Time and cost, redux: Where the owner-op is the smartest guy — in a roomful of carrier execs

Buchs at work assessing not his next load, but the one after that, at the unload location in Moline, Ill.
Buchs at work assessing not his next load, but the one after that, at the unload location in Moline, Ill.
Landstar-leased owner-op Gary Buchs at work in the truckLandstar-leased owner-op Gary Buchs at work in the truck

Owner-operator Gary Buchs had an interesting experience around the margins and at the center of discussions and seminars at the Truckload Carriers Association’s big conference in Las Vegas in March. He presented with the National Association of Independent Truckers on what truckload carriers can do to support their leased owner-operators, with some focus on health insurance and the limited options there when carriers stare down challenges to the 1099 independent contractor model in exclusive leases. (You may well recall that NAIT offers its Aleiracare group buy-in to its mostly leased membership and others, and focuses a good bit of its business on partnerships with carriers leasing owner-operators.)

But it was a different session that Buchs got perhaps the most edification from at the event, commonly attended by owners and execs from truckload carriers large and small. He and I were talking recently about the speed at which data flows between carriers and data aggregators — from phones and carrier TMS systems and, yes, ELDs (for more about that, follow this link). Buchs attended a session put on by a big aggregator, Freightwaves with its Sonar system, which offers a variety of interesting looks at recent rate and demand metrics, including detention times based on its access to data from ELDs with both carrier agreements and from some ELD providers, and geofences set up at loading-dock locations.

(I haven’t yet gotten a full window on the Sonar system, available to owner-ops and very small fleets at a $175 monthly rate, but may utilize data from it in future reports. What I’ve seen related to detention/dock time doesn’t go quite as far in specificity as what KeepTruckin planned for their ELD users/data sharers within their network of carrier customers. Sonar’s detention metrics are shown by regional area, not down to the individual facility level.)

Nonetheless, Buchs was surprised to find himself the odd one out among the attendees of the session when the presenters asked a simple question: “They asked some questions about detention,” and what it ought to cost for the shipper, Buchs says.

At a certain point, a presenter winnowed down on a single question: “Does anyone have a clue what their cost and income per hour is?”

Buchs found himself the only person in the room who raised a hand.

The presenter then looked at “this whole room of these executives,” Buchs says, and said: “You’re running a big company, and you don’t even know your numbers.”

Buchs along with many others believes knowing cost and income performance per unit of time worked, tracking it closely and making adjustments, is something that’s “going to be increasingly important” for everyone running with an ELD as a sort of mandated yardstick and time-torture device in one.

As he wrote last year:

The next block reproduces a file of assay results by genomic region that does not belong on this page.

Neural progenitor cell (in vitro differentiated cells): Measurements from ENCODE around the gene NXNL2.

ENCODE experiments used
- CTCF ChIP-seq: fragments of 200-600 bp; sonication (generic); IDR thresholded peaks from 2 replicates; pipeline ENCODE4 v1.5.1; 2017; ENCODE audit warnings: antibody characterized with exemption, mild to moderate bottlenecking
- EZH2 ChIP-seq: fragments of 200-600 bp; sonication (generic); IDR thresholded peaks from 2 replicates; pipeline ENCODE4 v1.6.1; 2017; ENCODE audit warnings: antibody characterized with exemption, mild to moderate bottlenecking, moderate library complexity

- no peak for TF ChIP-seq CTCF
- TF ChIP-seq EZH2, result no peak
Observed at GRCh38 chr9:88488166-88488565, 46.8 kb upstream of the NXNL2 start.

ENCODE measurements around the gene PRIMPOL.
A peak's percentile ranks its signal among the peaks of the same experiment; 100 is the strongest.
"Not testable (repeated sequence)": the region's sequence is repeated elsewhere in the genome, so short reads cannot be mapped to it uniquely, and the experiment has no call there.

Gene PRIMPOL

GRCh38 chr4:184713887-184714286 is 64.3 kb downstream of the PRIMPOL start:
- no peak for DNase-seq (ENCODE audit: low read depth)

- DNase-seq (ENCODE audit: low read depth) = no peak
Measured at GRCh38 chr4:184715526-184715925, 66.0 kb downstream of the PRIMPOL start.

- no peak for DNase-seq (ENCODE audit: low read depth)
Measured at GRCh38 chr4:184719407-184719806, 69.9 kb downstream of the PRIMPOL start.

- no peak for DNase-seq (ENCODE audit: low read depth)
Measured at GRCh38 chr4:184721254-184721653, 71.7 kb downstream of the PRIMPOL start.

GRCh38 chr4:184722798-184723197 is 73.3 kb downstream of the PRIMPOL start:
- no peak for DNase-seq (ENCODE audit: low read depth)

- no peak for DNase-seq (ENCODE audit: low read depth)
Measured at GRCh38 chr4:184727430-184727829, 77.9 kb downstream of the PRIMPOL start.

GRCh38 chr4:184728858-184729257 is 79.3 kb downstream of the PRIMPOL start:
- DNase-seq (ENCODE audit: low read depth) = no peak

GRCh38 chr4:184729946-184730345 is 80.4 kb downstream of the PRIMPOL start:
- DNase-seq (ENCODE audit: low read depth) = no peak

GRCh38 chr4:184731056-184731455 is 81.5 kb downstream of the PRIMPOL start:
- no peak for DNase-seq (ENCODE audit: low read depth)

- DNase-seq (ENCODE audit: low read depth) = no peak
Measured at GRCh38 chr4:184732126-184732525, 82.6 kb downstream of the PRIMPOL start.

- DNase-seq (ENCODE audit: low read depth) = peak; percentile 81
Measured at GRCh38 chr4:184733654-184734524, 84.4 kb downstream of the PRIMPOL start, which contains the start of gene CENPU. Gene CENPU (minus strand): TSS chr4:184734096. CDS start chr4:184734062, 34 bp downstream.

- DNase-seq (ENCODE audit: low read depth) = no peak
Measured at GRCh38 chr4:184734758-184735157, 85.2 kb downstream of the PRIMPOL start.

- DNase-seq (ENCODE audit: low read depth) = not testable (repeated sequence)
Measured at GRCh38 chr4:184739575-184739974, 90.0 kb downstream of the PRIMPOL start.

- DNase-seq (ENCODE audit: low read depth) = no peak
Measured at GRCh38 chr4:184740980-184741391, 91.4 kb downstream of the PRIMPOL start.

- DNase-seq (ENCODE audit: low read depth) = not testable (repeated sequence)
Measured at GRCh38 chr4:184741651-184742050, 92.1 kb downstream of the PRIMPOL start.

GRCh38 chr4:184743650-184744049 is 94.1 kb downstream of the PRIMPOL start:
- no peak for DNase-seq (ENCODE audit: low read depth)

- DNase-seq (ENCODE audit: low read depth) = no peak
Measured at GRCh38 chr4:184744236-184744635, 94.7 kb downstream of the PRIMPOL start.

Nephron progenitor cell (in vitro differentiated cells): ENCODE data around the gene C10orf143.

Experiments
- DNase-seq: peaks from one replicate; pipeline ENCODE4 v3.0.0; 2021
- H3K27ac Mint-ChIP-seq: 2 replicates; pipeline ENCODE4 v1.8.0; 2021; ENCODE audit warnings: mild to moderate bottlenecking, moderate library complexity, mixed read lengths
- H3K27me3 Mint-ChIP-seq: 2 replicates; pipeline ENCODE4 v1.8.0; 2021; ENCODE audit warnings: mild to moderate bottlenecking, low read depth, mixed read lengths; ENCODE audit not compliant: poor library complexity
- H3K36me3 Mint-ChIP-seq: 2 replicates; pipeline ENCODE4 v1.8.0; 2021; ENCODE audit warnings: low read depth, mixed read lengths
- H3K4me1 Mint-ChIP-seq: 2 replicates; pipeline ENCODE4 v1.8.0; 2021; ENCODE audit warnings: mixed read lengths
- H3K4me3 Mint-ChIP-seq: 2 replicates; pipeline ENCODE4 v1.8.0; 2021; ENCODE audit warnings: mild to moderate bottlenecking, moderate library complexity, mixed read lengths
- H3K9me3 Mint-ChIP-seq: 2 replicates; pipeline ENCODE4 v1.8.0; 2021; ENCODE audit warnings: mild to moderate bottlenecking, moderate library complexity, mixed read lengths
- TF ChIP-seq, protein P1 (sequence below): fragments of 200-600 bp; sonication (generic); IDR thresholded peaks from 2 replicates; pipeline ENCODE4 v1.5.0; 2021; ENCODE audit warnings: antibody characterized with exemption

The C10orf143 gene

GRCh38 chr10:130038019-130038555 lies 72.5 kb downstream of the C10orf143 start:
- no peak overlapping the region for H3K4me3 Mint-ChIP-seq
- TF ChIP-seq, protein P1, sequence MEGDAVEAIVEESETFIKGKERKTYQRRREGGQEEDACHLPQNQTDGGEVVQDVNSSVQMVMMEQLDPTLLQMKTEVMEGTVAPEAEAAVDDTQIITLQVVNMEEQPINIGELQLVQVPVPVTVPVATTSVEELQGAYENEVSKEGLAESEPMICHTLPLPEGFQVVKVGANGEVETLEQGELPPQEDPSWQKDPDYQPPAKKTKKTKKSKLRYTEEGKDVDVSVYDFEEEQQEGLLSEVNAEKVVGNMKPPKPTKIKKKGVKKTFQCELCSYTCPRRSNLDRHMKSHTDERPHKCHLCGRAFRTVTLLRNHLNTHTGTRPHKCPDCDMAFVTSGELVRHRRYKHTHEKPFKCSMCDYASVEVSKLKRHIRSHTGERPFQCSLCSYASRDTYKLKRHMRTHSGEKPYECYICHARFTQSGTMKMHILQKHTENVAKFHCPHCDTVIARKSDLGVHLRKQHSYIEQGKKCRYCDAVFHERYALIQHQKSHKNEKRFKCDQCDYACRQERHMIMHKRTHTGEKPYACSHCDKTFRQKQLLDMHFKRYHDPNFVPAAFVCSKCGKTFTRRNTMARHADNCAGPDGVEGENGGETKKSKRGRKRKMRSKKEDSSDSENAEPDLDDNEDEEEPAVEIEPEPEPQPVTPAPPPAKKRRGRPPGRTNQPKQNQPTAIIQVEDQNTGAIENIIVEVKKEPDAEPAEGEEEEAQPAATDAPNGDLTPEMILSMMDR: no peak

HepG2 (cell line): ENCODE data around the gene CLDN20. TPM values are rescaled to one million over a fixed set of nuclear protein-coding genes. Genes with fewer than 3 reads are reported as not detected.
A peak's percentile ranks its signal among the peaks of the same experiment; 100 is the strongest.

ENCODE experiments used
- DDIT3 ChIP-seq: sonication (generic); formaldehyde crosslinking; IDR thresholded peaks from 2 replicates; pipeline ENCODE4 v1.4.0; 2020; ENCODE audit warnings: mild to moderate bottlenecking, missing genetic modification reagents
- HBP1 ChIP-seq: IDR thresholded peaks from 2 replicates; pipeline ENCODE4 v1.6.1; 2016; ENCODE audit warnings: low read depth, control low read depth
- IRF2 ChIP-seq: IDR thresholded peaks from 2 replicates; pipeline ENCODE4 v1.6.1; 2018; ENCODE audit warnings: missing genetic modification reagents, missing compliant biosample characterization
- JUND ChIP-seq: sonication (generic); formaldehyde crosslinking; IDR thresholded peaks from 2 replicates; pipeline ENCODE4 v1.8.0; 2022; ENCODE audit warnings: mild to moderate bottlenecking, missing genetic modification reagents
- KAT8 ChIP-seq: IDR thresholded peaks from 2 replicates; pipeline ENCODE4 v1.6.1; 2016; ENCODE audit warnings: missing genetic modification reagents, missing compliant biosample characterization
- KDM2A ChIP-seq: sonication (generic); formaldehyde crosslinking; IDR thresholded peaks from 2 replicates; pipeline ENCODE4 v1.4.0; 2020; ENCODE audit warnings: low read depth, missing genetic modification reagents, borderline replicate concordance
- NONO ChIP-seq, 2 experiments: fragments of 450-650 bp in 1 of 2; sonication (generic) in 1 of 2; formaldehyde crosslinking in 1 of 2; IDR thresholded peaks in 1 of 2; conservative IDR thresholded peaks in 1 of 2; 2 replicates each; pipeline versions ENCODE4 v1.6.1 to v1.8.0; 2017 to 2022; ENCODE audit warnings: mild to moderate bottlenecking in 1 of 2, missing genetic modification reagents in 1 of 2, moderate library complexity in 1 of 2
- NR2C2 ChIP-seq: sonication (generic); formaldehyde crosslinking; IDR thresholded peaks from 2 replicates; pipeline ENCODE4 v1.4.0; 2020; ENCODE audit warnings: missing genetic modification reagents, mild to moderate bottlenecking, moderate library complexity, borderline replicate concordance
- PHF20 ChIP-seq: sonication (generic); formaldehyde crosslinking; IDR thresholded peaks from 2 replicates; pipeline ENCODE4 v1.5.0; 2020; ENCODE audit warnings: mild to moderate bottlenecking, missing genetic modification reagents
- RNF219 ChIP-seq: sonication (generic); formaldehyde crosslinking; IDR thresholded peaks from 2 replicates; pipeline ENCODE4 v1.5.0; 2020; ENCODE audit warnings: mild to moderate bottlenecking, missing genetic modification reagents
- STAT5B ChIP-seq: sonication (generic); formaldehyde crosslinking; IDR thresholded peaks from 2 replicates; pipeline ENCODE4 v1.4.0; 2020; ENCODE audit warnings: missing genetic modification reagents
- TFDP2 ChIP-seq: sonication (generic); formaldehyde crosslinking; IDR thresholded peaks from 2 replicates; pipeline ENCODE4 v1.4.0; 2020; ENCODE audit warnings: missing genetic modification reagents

There’s no shortage of complaints about the hours of service rule, given time is often perceived as the first limiting asset in the quest for higher incomes. Yet I have come to believe that it’s not just time that is the limiting factor, but the inaccurate way that time is valued, that truly limits our income opportunities as owner-operators.

We’ve all been there. We have calculated our pay and asking rates by the mile. We arrive at the shipper and they tell us that it will be two hours to get unloaded and it turns into four. The wait cuts into the time you had planned to pick up the next load and the problems just compound from there. This why I try to ask every question possible with a goal of complete and accurate information for the dispatch. And often before I even depart for the shipper’s location I call and confirm that information with both shipper and receiver to avert problems. …

I don’t want to pay for another company’s problems with my lost time or lost income. Nor do you.

The piece, which originally aired a little more than a year ago here on the Overdrive Extra blog where Buchs is a semi-regular contributor, is worth another look. In it, Buchs notes that his own calculation of his time’s worth he figures as “net profit per hour (income over my expenses — pay to myself as driver not included in expense numbers). … I averaged around $45 [in 2017].” With the big run-up in spot rates around the time Buchs wrote his piece, he said he’d been hitting weekly averages at $70/hour.

I explored the notion of adequate detention rates myself years ago, calculating an average hourly rate based on costs and lost opportunity, using average cost/profit numbers from ATBS. I used the method of combining profit per mile plus fixed costs per mile (insurance, truck payments, etc.), with an average speed, to get to the $64/hour figure — in September 2015, almost four years ago. Other operators prefer to use revenue rather than profit to make the calculation. And your own calculations, of course, based on your own numbers, may yield a higher or lower figure when it comes to adequate hourly compensation for the lost earning opportunity that is detention.

So, what is your time worth?

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